But with that, I want to touch on something I mentioned above, and I think this post is the perfect time to write about it. I “had convinced myself I shouldn’t even try”. I think back to that when I felt that way, and I think it was such a stupid idea (I don’t like using the word ‘stupid’ often but I think in this case, it's exactly the right word). For a while I let the open submissions deadlines whoosh by and convinced myself I wasn’t worthy. And that is a stupid, stupid notion. Gosh, if it weren’t for Alex and Katy, who reached out to me, I would have missed out on something I always wanted to do. Now, a year later, I can’t help but wonder how many other things I’ve let go by because I didn’t think I was capable of doing it. This frustrates me now to no end. It makes we want to go back in time in some fancy Back 2 the Future car and find that version of myself and shake her.
It’s a little ridiculous how we convince ourselves that we can’t do something. We’re so sure because we supposedly know ourselves better than anyone else, yet, we’re frequently wrong about our own capabilities. We frequently settle for less, convince ourselves not to do something because it’s easier and doesn’t involve rejection. We become complacent and think we made the right choice before ever having a chance to fail. The interesting part is that is when we fail. We’ve written the ending before writing the story.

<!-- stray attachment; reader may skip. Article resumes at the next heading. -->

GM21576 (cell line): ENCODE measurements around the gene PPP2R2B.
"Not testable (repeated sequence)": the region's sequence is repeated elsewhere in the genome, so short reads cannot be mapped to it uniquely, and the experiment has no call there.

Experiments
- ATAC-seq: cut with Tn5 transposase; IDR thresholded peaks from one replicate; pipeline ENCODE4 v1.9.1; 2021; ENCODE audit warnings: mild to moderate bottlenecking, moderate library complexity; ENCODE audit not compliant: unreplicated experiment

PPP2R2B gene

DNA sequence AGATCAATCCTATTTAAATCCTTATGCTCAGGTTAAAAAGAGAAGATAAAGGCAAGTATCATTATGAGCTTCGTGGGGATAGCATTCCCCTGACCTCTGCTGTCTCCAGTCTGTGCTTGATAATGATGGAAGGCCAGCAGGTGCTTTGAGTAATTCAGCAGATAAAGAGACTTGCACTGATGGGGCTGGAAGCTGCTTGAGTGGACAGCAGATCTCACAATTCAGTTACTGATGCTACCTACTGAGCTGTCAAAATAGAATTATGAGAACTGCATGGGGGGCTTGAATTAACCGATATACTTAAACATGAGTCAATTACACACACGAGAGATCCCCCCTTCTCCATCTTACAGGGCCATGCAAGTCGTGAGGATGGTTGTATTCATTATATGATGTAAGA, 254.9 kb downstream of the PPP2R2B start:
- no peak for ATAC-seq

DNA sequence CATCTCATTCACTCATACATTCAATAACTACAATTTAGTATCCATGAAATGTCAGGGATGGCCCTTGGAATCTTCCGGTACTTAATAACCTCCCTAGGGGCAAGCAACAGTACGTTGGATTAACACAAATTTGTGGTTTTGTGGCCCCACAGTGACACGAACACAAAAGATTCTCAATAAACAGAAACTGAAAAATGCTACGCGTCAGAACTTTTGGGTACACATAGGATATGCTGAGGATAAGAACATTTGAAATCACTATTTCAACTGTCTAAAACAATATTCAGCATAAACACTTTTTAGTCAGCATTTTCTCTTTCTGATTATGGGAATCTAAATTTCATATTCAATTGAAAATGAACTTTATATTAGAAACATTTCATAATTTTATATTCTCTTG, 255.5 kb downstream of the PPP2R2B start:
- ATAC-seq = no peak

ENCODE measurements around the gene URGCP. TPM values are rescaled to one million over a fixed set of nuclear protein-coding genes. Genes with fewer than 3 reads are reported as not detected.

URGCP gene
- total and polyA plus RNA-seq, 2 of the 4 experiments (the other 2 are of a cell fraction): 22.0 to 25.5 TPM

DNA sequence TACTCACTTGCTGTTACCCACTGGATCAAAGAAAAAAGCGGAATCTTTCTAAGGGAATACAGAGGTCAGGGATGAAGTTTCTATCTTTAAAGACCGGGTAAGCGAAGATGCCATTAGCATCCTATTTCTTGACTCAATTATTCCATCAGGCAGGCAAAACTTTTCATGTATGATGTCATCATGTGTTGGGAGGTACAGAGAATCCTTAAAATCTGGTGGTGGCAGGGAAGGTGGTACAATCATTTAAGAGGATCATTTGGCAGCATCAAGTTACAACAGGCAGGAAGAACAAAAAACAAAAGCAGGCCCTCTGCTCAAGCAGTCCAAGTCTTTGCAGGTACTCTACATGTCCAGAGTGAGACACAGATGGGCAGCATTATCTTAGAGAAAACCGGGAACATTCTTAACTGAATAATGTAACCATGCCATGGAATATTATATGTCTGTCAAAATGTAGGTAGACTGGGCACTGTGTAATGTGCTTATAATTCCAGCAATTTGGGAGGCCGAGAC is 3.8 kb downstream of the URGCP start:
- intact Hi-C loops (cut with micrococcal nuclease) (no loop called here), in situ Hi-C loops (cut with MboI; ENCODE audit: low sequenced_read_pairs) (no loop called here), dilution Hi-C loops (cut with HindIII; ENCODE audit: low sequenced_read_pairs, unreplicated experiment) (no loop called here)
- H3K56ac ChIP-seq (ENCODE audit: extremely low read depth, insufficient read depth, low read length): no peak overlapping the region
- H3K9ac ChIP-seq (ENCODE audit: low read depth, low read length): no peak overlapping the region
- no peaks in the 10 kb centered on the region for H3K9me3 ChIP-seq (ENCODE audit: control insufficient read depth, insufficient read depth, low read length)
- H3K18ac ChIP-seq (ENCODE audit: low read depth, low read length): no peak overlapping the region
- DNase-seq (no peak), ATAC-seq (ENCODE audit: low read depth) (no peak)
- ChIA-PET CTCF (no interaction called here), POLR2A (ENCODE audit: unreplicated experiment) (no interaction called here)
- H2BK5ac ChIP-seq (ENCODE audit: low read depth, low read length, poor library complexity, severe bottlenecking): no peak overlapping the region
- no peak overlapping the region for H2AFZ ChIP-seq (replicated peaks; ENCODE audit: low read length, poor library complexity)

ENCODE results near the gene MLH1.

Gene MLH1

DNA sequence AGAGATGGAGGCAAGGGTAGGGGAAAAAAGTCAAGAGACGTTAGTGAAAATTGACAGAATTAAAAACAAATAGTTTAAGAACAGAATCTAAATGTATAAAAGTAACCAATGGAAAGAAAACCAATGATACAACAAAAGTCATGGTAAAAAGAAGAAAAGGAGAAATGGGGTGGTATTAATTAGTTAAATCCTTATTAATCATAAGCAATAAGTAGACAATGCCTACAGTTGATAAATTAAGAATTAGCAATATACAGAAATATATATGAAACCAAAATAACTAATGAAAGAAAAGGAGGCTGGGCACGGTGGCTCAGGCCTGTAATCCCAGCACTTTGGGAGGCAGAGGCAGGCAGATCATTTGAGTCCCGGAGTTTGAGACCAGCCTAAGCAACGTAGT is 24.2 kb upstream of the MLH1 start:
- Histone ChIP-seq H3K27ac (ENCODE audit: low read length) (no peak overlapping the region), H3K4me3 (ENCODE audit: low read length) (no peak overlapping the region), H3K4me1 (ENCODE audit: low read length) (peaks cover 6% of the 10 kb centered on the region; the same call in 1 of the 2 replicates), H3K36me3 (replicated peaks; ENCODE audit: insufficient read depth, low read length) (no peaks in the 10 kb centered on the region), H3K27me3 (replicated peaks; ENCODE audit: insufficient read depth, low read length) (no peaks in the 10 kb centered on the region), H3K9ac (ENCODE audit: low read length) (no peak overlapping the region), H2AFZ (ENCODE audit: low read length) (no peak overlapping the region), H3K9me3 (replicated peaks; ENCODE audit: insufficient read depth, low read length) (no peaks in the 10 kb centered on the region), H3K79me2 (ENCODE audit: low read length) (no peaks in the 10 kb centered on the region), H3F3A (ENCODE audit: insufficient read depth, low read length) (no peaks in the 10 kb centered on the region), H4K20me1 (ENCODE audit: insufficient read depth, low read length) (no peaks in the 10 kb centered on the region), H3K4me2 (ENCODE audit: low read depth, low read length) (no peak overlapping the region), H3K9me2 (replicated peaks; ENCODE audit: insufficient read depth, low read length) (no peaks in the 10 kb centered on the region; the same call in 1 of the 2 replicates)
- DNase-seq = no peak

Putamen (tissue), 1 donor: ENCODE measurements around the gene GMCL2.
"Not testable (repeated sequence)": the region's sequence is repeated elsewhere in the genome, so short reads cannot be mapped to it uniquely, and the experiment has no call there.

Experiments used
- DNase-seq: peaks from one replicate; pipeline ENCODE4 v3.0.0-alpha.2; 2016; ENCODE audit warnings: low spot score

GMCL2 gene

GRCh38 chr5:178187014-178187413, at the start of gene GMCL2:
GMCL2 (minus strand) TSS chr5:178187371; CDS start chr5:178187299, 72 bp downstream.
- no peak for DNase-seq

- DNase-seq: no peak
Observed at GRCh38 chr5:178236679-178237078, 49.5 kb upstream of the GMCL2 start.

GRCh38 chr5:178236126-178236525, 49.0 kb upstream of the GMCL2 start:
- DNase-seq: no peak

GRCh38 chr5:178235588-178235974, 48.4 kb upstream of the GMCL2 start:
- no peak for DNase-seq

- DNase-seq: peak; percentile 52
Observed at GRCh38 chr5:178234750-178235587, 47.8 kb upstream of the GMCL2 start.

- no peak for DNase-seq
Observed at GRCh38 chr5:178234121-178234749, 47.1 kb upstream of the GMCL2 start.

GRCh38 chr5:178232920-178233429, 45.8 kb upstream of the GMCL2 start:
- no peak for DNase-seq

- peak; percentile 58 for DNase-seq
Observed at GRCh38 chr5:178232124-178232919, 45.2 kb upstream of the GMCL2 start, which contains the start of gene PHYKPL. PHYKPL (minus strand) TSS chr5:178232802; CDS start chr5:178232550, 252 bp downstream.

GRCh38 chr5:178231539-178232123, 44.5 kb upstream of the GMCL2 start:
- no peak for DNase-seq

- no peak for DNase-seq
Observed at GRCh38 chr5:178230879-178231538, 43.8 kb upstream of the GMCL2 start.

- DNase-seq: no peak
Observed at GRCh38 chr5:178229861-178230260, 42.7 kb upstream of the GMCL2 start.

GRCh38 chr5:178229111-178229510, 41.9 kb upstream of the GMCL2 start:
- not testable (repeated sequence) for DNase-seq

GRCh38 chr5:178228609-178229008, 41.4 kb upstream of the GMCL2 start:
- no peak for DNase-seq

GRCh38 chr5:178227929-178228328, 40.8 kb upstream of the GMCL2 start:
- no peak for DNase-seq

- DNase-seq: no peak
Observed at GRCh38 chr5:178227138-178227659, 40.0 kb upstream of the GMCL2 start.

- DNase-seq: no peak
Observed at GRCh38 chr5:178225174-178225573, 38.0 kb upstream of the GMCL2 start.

Do yourselves a favor, fellow readers: try as much as you can to believe that you can do it. Sign up for that thing you’ve wanted to do. Say yes to the scary, exciting stuff. Say no to the soul-sucking, not exciting stuff. I think of Marie Kondo’s golden rule from her popular book: if it doesn’t bring you joy don’t keep it. Fear or self-doubt doesn’t bring you joy, so get rid of it. Don’t let your own fear stop you this coming year. You may have no idea what your 2016 is going to look like, but you have the chance to actually write it, yourself. At the risk of sounding like a motivational poster with an eagle on it, you won’t actually know until you try. Don’t wait for someone to ask you, but rather seek out what you’ve always wanted to do. Make a list and put it somewhere public, like Una did and before you actually do it, be like Jennifer and convince yourself—repeatedly—that you can do anything. Because you can and should. I hope the end of the year wraps up nicely, and I’m looking forward to what we do this coming year.